By Courtney Lewis Opdahl |
It’s a beautiful autumn evening, and I considered briefly sitting on the deck or in the gazebo in the shade of our young maple tree, which turned fiery red almost overnight. My natural instinct is to sit or lie down after a long work day or day full of appointments, even if I’ve been sitting all day.
But as we know, sitting all day isn’t good for our bodies — even for those of us committed to regular workouts. Mayo Clinic researcher James Levine, MD, PhD, even deemed “excessive sitting…a lethal activity.” (Dr. Levine is one of the pioneers of the standing-desk movement: see his WorkWhileWalking.com site for more.)
So instead, Chloe and I took a walk, following the loop we’ve been doing each weeknight before dinner since last Monday. From my front door, it’s about 1.5 miles, and takes us about 25 minutes to walk or 20 minutes to walk-run-walk-run. It also feels very doable, so even when I’m short on time, I don’t make excuses.
Chloe and I have made a deal, you see:
Once I feel like we’re running the loop easily in a swift fashion every day, we’ll move on to running around the nearby lake, which neighbors say is about 3 miles around. (There’s a larger lake, roughly 6 miles around, a bit farther away, but I’m sticking with these two goals for now.)
As I walked, I thought about an exchange I had recently with a reader who’s working on her How I Did It story for our January issue: She was at the gym and noticed that the towels were much easier to wrap (and stay put) on her body now that she’s lost more than 60 pounds. She said it seemed small, but it made her so happy. To me, it didn’t seem small at all as I had the same challenge. (Since the towels stretch when they get wet, I would usually wrap a towel around my waist and wear my sports bra to the shower. The stretched-out towel served me better on the walk back to my locker.)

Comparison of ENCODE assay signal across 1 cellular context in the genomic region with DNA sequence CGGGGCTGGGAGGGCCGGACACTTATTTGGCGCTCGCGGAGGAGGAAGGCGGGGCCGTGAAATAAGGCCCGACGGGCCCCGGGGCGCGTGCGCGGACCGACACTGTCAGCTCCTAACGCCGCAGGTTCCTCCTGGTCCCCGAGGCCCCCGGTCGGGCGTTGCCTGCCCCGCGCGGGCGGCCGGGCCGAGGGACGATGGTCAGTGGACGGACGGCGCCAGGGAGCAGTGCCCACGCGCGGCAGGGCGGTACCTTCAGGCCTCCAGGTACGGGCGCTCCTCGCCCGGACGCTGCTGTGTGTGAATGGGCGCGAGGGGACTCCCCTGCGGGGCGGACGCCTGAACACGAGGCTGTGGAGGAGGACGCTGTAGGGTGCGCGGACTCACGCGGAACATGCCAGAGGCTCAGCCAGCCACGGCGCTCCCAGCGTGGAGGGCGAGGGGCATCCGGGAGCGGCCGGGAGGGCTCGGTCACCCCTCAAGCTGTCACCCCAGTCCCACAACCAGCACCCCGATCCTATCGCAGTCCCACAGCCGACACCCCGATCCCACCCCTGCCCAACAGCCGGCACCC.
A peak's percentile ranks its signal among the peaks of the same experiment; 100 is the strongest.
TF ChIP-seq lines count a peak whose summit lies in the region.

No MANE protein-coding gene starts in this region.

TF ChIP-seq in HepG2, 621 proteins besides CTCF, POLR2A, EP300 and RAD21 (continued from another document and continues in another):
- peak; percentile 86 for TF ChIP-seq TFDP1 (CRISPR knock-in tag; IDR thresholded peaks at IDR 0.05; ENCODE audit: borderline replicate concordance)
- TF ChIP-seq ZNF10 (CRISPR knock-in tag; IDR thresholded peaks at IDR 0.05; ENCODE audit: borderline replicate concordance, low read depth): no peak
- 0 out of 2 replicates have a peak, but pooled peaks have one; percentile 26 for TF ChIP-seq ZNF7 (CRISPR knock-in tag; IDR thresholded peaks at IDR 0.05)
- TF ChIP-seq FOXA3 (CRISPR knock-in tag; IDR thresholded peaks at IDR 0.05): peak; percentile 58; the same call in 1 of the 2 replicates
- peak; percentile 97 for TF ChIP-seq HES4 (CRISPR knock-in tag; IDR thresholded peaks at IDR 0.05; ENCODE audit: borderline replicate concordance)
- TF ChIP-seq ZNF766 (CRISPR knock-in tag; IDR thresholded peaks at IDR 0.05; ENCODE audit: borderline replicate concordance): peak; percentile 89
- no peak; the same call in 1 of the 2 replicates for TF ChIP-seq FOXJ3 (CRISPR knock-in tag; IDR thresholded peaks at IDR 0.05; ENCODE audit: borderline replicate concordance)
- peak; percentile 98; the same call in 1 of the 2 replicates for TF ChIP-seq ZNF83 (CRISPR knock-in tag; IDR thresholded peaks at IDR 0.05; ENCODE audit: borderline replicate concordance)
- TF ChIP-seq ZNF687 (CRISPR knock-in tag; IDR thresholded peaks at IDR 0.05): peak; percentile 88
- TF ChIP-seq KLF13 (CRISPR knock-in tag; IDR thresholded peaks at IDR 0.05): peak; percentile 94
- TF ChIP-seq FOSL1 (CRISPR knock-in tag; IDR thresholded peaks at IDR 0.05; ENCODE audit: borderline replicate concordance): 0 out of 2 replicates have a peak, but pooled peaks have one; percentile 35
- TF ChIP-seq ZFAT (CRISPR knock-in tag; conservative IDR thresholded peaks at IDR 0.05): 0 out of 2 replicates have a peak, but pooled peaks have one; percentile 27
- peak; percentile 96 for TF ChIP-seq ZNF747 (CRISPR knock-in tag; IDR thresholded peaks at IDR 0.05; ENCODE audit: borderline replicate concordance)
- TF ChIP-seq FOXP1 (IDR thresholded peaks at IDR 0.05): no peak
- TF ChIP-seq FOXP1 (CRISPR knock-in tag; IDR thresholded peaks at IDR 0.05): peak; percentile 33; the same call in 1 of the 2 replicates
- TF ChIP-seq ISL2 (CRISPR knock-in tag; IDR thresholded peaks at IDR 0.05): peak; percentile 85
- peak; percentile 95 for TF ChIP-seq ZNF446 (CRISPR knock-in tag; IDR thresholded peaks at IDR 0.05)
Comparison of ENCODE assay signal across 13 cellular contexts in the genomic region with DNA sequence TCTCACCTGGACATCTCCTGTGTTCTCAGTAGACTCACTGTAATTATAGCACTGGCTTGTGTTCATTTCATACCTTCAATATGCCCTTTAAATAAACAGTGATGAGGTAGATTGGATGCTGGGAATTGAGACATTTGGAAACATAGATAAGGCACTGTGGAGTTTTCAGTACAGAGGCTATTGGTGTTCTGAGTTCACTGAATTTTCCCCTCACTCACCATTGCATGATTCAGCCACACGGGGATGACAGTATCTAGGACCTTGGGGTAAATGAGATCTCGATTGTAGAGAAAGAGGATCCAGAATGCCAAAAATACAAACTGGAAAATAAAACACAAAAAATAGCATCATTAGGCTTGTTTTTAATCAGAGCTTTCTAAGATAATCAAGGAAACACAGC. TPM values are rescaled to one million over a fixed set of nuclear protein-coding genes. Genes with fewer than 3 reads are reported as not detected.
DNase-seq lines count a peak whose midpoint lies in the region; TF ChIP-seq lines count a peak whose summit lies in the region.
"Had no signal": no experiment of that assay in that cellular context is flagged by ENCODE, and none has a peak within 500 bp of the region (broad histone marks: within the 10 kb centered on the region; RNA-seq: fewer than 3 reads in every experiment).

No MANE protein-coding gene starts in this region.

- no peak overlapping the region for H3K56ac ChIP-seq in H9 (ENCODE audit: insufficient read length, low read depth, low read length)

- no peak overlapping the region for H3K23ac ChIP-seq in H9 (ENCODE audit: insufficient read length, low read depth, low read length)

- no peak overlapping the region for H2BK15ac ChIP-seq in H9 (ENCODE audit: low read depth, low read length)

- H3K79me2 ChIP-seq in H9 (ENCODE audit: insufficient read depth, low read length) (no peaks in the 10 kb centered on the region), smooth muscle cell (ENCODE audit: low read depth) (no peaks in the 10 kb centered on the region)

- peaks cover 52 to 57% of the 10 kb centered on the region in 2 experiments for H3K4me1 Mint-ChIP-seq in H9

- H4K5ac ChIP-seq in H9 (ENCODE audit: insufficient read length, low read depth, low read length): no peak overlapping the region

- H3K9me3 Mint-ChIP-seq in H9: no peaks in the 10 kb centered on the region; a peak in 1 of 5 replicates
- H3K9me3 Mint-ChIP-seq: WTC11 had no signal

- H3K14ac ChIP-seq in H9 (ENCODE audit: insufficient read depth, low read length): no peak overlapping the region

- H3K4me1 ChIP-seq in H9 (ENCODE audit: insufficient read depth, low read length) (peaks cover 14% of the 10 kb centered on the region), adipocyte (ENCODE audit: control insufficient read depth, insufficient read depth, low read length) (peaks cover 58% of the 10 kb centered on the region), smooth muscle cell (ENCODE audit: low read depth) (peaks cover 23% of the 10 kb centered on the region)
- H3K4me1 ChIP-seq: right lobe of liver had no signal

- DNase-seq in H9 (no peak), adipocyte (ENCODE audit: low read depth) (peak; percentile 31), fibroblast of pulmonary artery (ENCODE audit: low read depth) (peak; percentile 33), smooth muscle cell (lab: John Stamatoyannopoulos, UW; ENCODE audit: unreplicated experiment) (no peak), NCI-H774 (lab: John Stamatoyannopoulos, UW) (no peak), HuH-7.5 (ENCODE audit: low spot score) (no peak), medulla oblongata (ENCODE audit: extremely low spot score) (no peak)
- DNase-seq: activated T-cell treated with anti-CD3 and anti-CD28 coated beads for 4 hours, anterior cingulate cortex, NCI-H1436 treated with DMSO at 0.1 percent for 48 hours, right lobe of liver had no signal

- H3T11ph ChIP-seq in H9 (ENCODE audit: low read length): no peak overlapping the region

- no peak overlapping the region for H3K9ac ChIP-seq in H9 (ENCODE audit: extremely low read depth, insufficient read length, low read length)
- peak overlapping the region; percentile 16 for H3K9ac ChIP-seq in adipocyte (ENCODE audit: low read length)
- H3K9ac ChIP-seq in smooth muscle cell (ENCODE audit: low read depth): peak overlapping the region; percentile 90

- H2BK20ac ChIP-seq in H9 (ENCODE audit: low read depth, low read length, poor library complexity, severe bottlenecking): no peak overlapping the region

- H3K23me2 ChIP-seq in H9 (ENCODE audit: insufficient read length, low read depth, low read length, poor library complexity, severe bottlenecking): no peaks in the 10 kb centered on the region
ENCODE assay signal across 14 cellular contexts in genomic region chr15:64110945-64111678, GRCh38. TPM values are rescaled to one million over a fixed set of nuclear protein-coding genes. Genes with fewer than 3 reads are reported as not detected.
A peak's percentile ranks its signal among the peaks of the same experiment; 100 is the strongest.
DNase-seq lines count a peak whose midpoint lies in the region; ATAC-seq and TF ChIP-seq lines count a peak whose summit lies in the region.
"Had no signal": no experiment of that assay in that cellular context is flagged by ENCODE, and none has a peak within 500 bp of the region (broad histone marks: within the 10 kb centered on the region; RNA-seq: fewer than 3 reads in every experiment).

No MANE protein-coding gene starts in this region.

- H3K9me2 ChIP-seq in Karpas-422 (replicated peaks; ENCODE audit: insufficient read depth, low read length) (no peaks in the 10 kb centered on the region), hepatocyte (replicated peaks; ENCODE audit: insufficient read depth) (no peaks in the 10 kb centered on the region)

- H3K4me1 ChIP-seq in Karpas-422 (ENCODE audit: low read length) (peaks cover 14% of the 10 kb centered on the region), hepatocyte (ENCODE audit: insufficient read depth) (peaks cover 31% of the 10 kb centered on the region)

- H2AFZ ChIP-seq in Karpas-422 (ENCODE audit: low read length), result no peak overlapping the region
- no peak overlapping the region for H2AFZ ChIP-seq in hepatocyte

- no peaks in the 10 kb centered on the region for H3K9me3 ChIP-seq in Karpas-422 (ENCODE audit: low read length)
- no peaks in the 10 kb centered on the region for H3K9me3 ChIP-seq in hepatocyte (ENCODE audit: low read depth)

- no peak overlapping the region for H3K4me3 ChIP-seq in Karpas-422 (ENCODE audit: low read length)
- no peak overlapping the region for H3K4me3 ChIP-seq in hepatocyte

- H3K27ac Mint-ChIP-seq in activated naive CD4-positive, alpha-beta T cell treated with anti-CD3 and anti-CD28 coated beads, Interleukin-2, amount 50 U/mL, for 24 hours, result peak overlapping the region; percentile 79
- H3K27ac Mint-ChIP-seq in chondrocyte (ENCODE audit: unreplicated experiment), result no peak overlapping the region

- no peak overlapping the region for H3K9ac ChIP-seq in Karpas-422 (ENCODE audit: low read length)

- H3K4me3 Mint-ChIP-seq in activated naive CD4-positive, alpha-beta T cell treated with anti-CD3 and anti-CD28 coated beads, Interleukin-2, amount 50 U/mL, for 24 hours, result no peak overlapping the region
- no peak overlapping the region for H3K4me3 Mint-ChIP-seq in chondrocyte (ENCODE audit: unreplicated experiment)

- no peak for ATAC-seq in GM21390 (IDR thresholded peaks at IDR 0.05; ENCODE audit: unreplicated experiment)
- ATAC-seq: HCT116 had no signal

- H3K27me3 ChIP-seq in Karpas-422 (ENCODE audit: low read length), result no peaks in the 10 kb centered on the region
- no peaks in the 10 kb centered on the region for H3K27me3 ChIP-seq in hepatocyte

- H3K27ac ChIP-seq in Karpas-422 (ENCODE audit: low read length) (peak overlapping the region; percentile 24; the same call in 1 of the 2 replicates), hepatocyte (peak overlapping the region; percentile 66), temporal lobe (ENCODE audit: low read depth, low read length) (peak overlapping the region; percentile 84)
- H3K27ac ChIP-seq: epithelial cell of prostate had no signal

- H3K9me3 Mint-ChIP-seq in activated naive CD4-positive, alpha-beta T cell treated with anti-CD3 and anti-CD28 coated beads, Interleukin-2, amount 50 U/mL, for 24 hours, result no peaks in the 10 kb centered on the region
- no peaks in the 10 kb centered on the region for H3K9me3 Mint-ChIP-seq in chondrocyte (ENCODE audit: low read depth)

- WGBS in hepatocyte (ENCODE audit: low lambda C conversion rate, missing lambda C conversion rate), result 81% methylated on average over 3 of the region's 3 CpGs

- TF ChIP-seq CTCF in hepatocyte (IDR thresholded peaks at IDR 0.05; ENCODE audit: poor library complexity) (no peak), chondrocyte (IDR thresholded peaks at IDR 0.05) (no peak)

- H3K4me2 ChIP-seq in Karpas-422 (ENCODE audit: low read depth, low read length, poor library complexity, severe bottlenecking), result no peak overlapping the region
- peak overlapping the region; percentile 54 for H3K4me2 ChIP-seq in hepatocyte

I pondered my other seemingly small victories, and remembered one that’s come to light recently.
Passing people on the stairwell. There are two main stairwells in our office building: one main large flight in the center, and a narrower side stairwell. I usually take the back stairs, mostly out of habit, and I realized it’s often because I would feel like I’m on display in the main stairwell. The walls are glass, it’s completely open, and I assumed that everyone would see me huff and puff as I climbed the stairs. My body can handle stairs much better than it used to, but still, I head to the back.
At my old weight, when I’d use the narrow stairwell, passersby would stop and let me walk up first. I know they thought they were being kind in letting me go first, but all I could think was, I must be too fat for them to walk beside me. I can’t fit on this flight with another person. Not only was my body hurting from walking the steps, my heart was hurting, too.
But today, and for the past few weeks, something remarkable happened: I climbed the stairs without panting, without being winded, and as I trot up and down the flights, no one stops to wait. People walk right past me — and they don’t even have to turn sideways! Golly, I bet would could stand three adults wide in that stairwell!
I knew all the big reasons for why I wanted to lose weight, but I couldn’t have expected the joy of the small celebrations. It’s a great reminder to keep me motivated as we get ready to start a new month.